Welcome to the most predictable weekend of the box office season thus far. With no major offerings from any studio coming out this weekend, unless you were particularly excited about Unforgettable for some deeply misguided reason, The Fate of the Furious is going to pick up its second weekend with no problem. As of Friday, the eighth (and worst) volume in the Fast and Furious franchise had brought in $11.2 million, with Unforgettable ($1.7 million) and Disney’s Born in China ($1.6 million) representing the strongest showings from the new releases. One can comfortably expect a blowout here.
Unfortunately, the best of the new releases – Ben Wheatley‘s ludicrously fun Free Fire – is not doing very well on the big board, but considering its relatively low budget, it might very well recover by the end of all of this. Elsewhere, The Promise, a frustratingly dull movie about a severely important subject, brought in some $1.4 million, with a timid $4 million weekend in its sights, thanks largely to the appearance of Christian Bale and Oscar Isaac in the lead male roles. The Promise, Unforgettable, and Born in China each have a chance of cracking the top five, but it’s unlikely that all three of them will land there by the time the Sunday numbers are all in.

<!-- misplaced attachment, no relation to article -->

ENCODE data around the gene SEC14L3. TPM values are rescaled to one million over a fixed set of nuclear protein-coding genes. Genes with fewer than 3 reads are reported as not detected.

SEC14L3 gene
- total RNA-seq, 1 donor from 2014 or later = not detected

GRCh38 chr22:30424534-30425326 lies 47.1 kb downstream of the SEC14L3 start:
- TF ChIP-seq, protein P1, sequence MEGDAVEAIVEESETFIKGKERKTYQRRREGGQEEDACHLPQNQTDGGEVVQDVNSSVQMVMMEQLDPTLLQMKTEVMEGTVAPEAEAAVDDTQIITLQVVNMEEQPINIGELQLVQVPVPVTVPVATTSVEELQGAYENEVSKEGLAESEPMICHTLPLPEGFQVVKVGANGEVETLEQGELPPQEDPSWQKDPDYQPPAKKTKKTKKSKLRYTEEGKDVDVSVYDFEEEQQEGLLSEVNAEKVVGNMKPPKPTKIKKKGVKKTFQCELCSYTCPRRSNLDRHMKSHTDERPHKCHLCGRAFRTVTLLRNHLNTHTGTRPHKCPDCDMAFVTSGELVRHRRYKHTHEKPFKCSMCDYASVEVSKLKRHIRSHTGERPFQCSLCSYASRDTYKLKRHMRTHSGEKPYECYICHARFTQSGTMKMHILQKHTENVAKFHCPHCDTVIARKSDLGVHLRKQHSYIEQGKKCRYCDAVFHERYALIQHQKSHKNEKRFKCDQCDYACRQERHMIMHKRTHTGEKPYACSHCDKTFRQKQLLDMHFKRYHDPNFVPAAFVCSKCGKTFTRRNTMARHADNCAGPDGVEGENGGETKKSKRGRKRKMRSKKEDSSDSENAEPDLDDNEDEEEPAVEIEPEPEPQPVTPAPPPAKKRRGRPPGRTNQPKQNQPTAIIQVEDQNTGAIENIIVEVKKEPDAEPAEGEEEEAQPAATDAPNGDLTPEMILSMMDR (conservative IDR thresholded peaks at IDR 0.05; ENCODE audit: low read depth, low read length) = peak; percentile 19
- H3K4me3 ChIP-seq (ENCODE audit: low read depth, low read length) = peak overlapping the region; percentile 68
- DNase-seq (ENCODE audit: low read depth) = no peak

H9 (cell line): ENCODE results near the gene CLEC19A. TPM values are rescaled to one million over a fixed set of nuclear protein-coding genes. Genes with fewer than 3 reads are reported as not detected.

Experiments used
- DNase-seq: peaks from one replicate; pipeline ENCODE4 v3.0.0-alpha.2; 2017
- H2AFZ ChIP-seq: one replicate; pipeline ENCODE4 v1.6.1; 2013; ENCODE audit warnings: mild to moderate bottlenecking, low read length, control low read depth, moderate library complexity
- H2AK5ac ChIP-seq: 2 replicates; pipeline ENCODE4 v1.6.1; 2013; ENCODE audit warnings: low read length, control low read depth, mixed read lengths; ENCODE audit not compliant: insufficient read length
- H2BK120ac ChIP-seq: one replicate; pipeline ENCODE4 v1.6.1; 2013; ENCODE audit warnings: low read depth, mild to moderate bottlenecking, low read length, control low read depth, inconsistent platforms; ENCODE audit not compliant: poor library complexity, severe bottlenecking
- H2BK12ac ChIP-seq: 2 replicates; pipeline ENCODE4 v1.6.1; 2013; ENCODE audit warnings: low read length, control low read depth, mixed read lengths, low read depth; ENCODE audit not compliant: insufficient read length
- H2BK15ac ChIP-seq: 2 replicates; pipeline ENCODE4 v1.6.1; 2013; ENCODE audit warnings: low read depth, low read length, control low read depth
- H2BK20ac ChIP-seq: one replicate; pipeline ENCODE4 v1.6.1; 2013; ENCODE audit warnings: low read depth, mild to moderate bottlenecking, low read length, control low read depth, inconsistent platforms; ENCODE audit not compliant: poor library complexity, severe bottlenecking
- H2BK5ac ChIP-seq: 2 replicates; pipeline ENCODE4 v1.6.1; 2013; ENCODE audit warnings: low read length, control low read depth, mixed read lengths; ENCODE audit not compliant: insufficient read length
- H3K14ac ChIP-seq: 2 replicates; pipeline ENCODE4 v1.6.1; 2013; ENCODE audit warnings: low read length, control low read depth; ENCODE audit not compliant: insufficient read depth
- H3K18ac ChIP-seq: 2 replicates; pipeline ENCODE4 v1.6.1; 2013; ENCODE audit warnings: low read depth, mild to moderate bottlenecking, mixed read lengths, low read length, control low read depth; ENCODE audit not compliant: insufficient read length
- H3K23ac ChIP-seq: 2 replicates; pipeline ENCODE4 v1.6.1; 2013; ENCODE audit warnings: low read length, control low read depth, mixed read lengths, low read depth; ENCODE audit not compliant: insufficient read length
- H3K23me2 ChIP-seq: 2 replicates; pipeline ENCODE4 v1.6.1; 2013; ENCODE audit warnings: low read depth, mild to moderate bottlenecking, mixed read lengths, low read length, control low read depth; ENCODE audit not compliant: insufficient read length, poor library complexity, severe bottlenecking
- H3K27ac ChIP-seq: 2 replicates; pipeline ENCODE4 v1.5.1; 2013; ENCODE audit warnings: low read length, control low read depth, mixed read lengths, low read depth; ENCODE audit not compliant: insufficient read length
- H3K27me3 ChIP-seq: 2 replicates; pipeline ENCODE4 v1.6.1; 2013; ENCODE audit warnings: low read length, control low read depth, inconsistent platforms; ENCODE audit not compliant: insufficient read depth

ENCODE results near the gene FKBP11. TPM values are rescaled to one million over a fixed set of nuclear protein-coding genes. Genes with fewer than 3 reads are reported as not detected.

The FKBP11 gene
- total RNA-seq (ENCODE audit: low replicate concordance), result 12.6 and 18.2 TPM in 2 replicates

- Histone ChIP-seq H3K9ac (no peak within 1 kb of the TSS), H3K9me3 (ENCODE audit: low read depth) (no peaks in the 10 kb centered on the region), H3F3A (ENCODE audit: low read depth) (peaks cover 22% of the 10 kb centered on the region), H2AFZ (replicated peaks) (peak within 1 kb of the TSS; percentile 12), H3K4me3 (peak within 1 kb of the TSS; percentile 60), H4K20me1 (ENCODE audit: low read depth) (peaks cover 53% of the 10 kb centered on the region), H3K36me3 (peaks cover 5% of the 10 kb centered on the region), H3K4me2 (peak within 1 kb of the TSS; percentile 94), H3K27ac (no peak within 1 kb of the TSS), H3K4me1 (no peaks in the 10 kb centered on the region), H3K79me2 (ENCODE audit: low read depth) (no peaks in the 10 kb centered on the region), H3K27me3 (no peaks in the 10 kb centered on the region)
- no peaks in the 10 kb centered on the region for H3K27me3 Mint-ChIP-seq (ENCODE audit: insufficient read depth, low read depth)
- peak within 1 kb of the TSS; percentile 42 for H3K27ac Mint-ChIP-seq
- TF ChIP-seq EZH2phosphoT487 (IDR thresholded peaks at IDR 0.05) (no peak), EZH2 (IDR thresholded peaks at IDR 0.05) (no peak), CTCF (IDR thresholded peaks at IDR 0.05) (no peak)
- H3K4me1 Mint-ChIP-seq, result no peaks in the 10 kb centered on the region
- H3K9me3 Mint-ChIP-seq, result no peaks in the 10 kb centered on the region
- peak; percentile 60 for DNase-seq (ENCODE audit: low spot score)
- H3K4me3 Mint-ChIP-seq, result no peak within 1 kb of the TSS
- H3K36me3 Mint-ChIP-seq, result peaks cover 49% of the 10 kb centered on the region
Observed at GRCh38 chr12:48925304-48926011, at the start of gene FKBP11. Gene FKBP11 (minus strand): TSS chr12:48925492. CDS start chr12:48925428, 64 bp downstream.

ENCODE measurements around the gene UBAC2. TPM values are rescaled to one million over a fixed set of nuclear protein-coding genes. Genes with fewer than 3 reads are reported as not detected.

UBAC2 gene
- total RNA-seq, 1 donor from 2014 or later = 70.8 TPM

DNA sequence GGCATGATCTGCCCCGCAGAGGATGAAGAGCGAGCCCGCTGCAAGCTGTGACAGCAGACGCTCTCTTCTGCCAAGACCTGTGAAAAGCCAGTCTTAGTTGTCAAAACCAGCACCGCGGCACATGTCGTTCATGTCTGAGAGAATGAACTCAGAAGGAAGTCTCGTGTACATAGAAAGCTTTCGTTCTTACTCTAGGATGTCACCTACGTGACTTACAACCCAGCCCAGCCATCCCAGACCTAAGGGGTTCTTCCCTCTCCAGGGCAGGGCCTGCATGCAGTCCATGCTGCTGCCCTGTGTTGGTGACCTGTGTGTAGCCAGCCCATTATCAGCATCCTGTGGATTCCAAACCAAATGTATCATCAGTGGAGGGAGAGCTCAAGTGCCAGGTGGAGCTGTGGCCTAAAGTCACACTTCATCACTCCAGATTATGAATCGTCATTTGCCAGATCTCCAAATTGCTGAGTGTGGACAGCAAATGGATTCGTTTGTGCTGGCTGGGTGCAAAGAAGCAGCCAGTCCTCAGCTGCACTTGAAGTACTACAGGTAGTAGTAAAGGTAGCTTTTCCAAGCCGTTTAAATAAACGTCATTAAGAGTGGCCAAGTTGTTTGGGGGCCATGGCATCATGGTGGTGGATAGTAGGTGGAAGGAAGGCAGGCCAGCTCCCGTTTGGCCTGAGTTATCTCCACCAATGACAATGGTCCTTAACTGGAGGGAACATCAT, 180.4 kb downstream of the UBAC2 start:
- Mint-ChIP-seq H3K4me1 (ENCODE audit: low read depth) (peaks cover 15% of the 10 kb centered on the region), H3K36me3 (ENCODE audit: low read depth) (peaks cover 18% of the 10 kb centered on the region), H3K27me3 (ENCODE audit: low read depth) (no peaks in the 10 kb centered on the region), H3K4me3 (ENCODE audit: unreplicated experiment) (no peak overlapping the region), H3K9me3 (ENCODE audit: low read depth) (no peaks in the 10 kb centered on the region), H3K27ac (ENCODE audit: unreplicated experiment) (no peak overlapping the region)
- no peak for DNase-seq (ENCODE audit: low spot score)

Other than that, this will likely look like a duplicate from last week. The Boss Baby and Beauty and the Beast will still likely land in the second and third place, with Smurfs: The Lost Village and Going in Style battling it out with the newcomers for the fourth and fifth place respectively. That being said, considering how long Beauty and the Beast has been in theaters at this point, Unforgettable might eek out a third-place showing; they are both currently tracking for a $7 million weekend. Still, the story here is that The Fate of the Furious will own its second frame entirely, and if estimates are to be believed at this point, this weekend will end with F. Gary Gray‘s tone-deaf mess creeping past $900 million worldwide, aiming directly to cross $1 billion by the end of its stay in theaters. It’s as true at the box office as anywhere else: people like what they know.